This safety profile and the potential for health benefits further align creatine supplementation with the principles of holistic wellness and reinforce its compatibility with the definition of being natty.

Concluding Thoughts

In light of the scientific evidence and the traditional definition of “natty,” it’s clear that creatine supplementation does not disqualify one from being considered natural. It aligns with the ethos of maximizing one’s genetic potential while staying within the bounds of health and wellness, which is the essence of being natty. So yes, you can confidently say, “I am natty” while using creatine to help reach your fitness goals.

However, it’s also essential to recognize the evolving nature of such discussions. As science progresses and our understanding of nutrition and supplementation deepens, so too will the conversations around the concept of “natty.”


Frequently Asked Questions

What will creatine do to my body?

Creatine supplementation enhances your body’s stored creatine levels, primarily in the muscles. This helps improve performance during high-intensity, short-duration exercise like weightlifting or sprinting. Enhanced performance can lead to increased strength, lean muscle mass, and muscle recovery.

When should you take creatine?

There’s no ‘perfect’ time to take creatine universally agreed upon. However, many experts suggest taking it either before or after a workout, as this is when your muscles are most receptive. Some individuals may also ‘load’ creatine by taking a high dose for the first 5-7 days, followed by a maintenance dose, but research has shown this is not necessary.

How much creatine is safe for kidneys?

The safety of creatine supplementation has been studied extensively. For a healthy individual, following the recommended dosage of up to 5g per day should pose no risk to the kidneys. However, individuals with pre-existing kidney conditions should consult a healthcare provider before starting any supplementation regime, including creatine.

Does creatine increase testosterone?

While creatine is well-known for its performance-enhancing effects, its impact on testosterone levels isn’t as clear. Some studies suggest a potential increase in testosterone with creatine use, but the overall evidence is inconclusive and more research is needed.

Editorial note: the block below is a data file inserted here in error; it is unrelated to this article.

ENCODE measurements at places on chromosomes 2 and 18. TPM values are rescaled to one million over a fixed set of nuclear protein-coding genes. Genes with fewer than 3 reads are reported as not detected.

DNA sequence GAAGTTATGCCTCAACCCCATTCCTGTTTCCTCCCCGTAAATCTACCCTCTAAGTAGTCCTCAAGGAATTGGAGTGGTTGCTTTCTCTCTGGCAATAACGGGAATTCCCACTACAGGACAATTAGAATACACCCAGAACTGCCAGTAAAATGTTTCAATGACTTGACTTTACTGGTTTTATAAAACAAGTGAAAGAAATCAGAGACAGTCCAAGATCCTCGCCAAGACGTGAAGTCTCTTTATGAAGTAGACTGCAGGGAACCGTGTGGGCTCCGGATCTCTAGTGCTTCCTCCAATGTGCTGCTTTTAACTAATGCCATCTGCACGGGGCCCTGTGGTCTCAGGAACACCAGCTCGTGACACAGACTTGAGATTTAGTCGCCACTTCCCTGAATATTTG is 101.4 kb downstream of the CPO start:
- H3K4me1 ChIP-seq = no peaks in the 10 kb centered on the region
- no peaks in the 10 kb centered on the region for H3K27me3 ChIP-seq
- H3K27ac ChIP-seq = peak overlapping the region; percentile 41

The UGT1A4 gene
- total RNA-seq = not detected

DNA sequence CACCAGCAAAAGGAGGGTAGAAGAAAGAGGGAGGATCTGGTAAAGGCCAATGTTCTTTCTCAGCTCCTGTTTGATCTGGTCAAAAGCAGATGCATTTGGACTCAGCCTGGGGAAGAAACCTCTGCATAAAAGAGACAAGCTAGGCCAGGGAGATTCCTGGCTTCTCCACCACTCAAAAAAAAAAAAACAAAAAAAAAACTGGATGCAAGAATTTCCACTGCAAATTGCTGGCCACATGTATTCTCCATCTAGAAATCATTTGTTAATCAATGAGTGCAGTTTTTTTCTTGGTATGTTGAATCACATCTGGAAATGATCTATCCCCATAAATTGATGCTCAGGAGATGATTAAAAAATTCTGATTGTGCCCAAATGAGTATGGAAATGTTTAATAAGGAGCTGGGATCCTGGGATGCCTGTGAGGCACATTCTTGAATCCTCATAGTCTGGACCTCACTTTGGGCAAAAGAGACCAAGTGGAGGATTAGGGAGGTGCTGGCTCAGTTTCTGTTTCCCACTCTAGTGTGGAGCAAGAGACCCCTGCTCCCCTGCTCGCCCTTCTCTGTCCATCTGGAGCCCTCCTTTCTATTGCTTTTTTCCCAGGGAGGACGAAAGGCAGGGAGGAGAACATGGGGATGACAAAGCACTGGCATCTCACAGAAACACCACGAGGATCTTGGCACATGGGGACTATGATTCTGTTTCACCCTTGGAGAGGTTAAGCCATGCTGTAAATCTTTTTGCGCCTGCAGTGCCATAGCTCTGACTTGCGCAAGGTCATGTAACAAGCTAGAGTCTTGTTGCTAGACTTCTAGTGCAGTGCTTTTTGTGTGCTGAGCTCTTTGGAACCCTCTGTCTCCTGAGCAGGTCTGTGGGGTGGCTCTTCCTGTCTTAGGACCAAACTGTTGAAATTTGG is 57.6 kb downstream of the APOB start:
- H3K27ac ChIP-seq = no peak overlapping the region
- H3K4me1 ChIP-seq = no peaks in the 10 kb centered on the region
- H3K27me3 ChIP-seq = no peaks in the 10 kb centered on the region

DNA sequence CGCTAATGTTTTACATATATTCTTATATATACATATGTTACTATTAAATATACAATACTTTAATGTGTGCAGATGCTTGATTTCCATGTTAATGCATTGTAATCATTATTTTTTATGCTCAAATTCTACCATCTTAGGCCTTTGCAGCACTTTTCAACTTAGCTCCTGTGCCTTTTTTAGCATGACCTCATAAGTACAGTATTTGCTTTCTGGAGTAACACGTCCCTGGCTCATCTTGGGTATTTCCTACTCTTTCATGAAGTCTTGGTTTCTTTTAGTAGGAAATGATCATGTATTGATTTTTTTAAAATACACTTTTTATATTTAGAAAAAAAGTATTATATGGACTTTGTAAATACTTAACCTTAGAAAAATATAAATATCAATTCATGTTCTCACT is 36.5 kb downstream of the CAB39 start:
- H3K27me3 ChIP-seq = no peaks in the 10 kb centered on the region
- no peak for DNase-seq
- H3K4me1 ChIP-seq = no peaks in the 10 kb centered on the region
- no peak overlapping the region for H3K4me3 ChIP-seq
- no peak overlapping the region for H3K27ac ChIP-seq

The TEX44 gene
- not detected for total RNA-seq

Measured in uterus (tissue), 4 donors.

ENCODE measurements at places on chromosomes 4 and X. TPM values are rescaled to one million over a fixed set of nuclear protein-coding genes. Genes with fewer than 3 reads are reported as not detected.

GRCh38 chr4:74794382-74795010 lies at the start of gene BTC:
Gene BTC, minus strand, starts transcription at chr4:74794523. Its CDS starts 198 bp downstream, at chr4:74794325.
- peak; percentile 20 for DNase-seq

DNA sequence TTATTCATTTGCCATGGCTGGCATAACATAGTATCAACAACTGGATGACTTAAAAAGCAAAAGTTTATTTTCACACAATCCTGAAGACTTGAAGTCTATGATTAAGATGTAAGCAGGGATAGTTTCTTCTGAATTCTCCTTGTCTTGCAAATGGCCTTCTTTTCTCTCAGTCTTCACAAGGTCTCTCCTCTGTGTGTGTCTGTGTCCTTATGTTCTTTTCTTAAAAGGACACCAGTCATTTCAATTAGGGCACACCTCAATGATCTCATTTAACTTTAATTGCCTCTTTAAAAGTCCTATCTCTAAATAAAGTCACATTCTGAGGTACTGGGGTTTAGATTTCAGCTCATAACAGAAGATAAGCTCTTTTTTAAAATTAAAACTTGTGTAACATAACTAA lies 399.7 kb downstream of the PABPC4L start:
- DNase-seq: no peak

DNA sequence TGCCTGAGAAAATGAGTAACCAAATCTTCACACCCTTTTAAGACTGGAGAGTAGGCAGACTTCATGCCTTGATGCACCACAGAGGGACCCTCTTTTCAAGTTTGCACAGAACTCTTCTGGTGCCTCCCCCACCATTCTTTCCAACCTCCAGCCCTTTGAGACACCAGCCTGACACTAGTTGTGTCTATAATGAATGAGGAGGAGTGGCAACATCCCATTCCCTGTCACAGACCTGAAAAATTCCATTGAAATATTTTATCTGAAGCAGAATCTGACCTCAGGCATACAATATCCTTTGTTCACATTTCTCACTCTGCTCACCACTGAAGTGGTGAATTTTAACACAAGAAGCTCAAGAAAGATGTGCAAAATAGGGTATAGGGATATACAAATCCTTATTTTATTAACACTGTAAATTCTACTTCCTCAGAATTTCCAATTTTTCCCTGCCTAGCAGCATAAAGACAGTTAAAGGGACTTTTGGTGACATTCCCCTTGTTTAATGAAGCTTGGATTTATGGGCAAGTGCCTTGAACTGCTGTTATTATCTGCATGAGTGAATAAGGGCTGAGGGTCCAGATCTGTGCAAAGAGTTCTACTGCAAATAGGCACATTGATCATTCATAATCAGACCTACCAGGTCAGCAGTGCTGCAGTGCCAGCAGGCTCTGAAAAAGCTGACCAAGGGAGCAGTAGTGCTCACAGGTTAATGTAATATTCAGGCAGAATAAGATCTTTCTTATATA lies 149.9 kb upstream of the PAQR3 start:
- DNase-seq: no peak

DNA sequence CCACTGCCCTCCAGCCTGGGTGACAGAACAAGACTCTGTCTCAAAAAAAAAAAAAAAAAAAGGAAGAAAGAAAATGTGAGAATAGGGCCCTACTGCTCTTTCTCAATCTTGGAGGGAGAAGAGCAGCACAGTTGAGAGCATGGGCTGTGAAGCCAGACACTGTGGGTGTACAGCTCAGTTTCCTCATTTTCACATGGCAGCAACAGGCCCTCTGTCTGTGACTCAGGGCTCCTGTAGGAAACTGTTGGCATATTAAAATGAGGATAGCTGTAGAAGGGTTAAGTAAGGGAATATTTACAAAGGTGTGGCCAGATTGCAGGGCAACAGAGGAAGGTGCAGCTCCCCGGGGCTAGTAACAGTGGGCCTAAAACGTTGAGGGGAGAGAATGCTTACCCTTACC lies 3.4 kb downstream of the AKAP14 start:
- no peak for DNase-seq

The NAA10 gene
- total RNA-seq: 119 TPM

Is creatine OK to take everyday?

Yes, it’s generally safe to take creatine every day, provided you’re adhering to the recommended dosage (around 3-5 grams per day after the loading phase). Long-term use of creatine, when used responsibly, has not been shown to pose health risks.

References

  1. Hoffman, J. R., & Ratamess, N. A. (2006). Medical Issues Associated with Anabolic Steroid Use: Are They Exaggerated? Journal of Sports Science & Medicine, 5(2), 182–193.
  2. Kreider, R. B., Kalman, D. S., Antonio, J., Ziegenfuss, T. N., Wildman, R., Collins, R., … Lopez, H. L. (2017). International Society of Sports Nutrition position stand: safety and efficacy of creatine supplementation in exercise, sport, and medicine. Journal of the International Society of Sports Nutrition, 14, 18.
  3. Wallimann, T., Tokarska-Schlattner, M., & Schlattner, U. (2011). The creatine kinase system and pleiotropic effects of creatine. Amino acids, 40(5), 1271–1296.
  4. Buford, T. W., Kreider, R. B., Stout, J. R., Greenwood, M., Campbell, B., Spano, M., … & Antonio, J. (2007). International Society of Sports Nutrition position stand: creatine supplementation and exercise. Journal of the International Society of Sports Nutrition, 4(1), 6.
  5. Persky, A. M., & Brazeau, G. A. (2001). Clinical pharmacology of the dietary supplement creatine monohydrate. Pharmacological Reviews, 53(2), 161-176.
  6. Clark, J. F. (1998). Creatine: a review of its nutritional applications in sport. Nutrition, 14(3), 322-324.
  7. Balsom, P. D., Söderlund, K., & Ekblom, B. (1994). Creatine in humans with special reference to creatine supplementation. Sports Medicine, 18(4), 268-280.
  8. Pope Jr, H. G., Wood, R. I., Rogol, A., Nyberg, F., Bowers, L., & Bhasin, S. (2014). Adverse health consequences of performance-enhancing drugs: an Endocrine Society scientific statement. Endocrine Reviews, 35(3), 341-375.
  9. Shao, A., & Hathcock, J. N. (2006). Risk assessment for creatine monohydrate. Regulatory Toxicology and Pharmacology, 45(3), 242-251.
  10. Avgerinos, K. I., Spyrou, N., Bougioukas, K. I., & Kapogiannis, D. (2018). Effects of creatine supplementation on cognitive function of healthy individuals: A systematic review of randomized controlled trials. Experimental Gerontology, 108, 166-173.